Monthly Archives: November 2014

A lasting fame in his name

Captain Charles Boycott was an English owner of land in Ireland in the 1880’s who had a dispute with the local Irish who harvested his land. The local Irish then refused to harvest the crops on his land. From this situation we now have the phrase ‘to boycott’.

(The Great Courses – Victorian Britain)

I wonder how much you could get for a place like that

Recent excavations have shown that after the fall of the Roman empire around the 9th century the friars who controlled the Colosseum rented out the space to ordinary citizens which made the Colosseum a ‘condo’. Stables, workshops and residences all were a part of this new use for the Colosseum. It appears the Colosseum was used like this until 1349 when an earthquake made the building architecturally unsound.

(Magazine – Archaeology – Nov/Dec 2014)

It was not always Christian versus Muslim

In 1453 the Muslims finally captured Constantinople and became the major force in the Eastern Mediterranean. In the West was the Christian Spanish King Charles V who was also the Emperor of the Holy Roman Empire. However they were not the only forces to be dealt with. In  the East the Muslims had continuous wars with the Persians and other Muslim leaders in various lands. The the West Christian France was a force that was always trying to create problems for the Spanish. When Charles retook Tunis on one of his campaigns the Spanish were shocked to see French cannonballs being used by the Muslims. And when the Muslims decided to try and take parts of Italy they forged a treaty with France to split the country, even though they were never able to complete their conquest.

(Book – Empires of the Sea: The siege of Malta, the battle of Lepanto, and the contest for the center of the world – Roger Crowley)

Tidbits from 19th century Britain

Sir Arthur Conan Doyle was a physician who wasn’t getting too many patients which allowed him the time to write Sherlock Holmes books. When Big Ben was cast it cracked almost immediately and had to be recast. Queen Victoria used chloroform when she gave birth to her last two children and she said she loved the experience.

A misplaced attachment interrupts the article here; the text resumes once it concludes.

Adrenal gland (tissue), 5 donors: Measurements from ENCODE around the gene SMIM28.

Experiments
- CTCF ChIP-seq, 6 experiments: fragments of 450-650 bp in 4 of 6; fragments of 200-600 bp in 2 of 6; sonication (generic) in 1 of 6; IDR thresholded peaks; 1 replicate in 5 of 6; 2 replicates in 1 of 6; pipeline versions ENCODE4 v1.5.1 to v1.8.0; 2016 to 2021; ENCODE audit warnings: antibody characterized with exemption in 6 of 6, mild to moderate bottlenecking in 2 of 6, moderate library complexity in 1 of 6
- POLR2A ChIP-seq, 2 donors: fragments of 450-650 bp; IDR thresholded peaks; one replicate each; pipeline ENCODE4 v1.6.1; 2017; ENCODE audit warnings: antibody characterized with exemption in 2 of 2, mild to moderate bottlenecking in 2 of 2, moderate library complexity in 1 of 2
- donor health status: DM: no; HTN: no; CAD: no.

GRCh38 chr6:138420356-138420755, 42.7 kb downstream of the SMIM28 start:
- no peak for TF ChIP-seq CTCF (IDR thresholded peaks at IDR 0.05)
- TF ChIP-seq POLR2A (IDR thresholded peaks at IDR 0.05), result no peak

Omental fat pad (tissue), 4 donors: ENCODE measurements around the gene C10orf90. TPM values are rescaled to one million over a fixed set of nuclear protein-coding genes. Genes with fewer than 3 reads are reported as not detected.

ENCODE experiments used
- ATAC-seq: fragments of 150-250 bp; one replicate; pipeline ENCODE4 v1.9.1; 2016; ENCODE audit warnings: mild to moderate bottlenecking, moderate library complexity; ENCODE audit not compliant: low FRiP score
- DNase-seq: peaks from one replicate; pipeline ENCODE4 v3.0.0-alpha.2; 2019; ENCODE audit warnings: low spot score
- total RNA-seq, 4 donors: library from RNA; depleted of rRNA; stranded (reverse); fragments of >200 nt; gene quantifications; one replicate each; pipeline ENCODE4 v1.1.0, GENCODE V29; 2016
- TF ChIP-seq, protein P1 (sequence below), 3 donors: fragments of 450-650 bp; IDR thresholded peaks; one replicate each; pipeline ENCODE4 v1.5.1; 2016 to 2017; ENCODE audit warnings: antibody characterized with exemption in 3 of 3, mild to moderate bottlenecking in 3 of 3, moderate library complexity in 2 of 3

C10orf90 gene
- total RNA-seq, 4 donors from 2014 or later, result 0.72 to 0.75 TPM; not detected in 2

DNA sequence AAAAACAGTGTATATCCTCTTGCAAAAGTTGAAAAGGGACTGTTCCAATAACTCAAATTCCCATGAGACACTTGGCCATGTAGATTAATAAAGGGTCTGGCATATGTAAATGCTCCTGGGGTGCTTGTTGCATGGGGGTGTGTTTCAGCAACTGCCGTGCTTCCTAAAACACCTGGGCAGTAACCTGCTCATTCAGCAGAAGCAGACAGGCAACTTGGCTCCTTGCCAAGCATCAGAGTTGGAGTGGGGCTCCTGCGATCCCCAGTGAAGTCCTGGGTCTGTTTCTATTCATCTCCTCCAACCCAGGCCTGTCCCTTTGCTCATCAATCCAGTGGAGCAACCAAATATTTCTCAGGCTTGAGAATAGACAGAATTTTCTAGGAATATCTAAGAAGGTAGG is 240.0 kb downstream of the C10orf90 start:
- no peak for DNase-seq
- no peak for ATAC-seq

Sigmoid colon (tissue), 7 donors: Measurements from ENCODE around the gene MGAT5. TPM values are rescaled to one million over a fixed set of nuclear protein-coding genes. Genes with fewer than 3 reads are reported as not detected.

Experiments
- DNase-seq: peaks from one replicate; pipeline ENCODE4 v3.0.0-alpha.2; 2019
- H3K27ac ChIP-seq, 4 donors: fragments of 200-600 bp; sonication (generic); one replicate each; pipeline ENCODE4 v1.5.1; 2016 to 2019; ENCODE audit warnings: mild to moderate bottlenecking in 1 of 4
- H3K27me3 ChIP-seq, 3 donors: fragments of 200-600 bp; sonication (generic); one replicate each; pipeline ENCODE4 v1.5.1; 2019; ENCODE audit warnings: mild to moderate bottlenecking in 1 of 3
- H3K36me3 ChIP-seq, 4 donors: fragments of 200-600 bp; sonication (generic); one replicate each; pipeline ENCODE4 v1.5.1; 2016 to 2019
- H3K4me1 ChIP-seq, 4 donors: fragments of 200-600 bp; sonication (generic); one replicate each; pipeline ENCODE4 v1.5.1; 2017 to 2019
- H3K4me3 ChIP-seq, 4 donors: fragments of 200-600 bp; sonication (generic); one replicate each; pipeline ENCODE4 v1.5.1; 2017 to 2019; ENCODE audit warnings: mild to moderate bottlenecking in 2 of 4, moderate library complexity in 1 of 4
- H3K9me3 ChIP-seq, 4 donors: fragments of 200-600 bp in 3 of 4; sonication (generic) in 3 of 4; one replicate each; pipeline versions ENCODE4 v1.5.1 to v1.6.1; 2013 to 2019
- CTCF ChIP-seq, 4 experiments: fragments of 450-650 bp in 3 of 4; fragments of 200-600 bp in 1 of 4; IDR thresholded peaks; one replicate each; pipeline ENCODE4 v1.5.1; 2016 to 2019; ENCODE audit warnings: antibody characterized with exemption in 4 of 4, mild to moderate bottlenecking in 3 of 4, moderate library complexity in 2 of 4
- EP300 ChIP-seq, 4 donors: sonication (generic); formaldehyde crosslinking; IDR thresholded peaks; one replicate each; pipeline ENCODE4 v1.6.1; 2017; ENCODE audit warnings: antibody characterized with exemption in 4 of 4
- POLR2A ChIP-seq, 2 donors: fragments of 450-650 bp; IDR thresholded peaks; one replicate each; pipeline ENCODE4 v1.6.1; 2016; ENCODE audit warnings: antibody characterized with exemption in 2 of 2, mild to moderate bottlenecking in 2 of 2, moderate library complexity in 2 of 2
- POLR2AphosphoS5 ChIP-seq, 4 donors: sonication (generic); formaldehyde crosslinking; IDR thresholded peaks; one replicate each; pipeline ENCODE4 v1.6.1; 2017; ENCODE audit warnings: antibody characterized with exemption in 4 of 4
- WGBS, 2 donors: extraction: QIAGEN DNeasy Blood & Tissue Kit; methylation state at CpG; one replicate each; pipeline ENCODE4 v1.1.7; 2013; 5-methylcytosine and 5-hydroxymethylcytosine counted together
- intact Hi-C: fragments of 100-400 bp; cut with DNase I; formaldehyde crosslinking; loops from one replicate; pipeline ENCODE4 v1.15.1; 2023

(The Great Courses – Victorian Britain)

Lots of blood

The brain is surrounded by a large number of capillaries. If you took all the capillaries and set them end to end they would stretch 400 miles.

(The Great Courses – Introduction to Nanotechnology: The New Science of the Small)

Cancer be-gone

One of the ways new technology uses to deliver drugs into the human body is to put the drug into a nano length ‘container’ called a nanotube. A common container used in the past is a tube of carbon atoms but a container can be made up of many different organic substances. A current cancer drug uses the fact that cancer cells have a lower Ph than normal cells. A cancer drug is put into a container that collapses at a lower Ph which then releases the drug at the site of the cancer cells.

(The Great Courses – Introduction to Nanotechnology: The New Science of the Small)

The Crimean War

The Crimean War 1854-1856 was between the alliance of Britain, France and Turkey against Russia. Britain was involved because it was afraid that Russian influence around the Black Sea would prevent it from complete access to it’s new colony of India. The poem ‘The Charge of the Light Brigade’ by Tennyson was about one incident in this war. This war was also the first one where pictures were photographed. Florence Nightingale started her quest for better sanitation and care for the wounded in this war and  she took the profession of nursing and made it an honorable one. Queen Victoria created the Victorian Cross during this war and this was the first metal that was awarded to the lesser ranks of men as well as officers.

(The Great Courses – Victorian Britain)

This one is pretty hard to believe

Every single cell in the human body contains about six feet of DNA. There are trillions of cells in our body so that if you took the entire length of each DNA strand and put them end to end it would reach from the earth to the moon and back 130,000 times!

(The Great Courses – Introduction to Nanotechnology: The New Science of Small)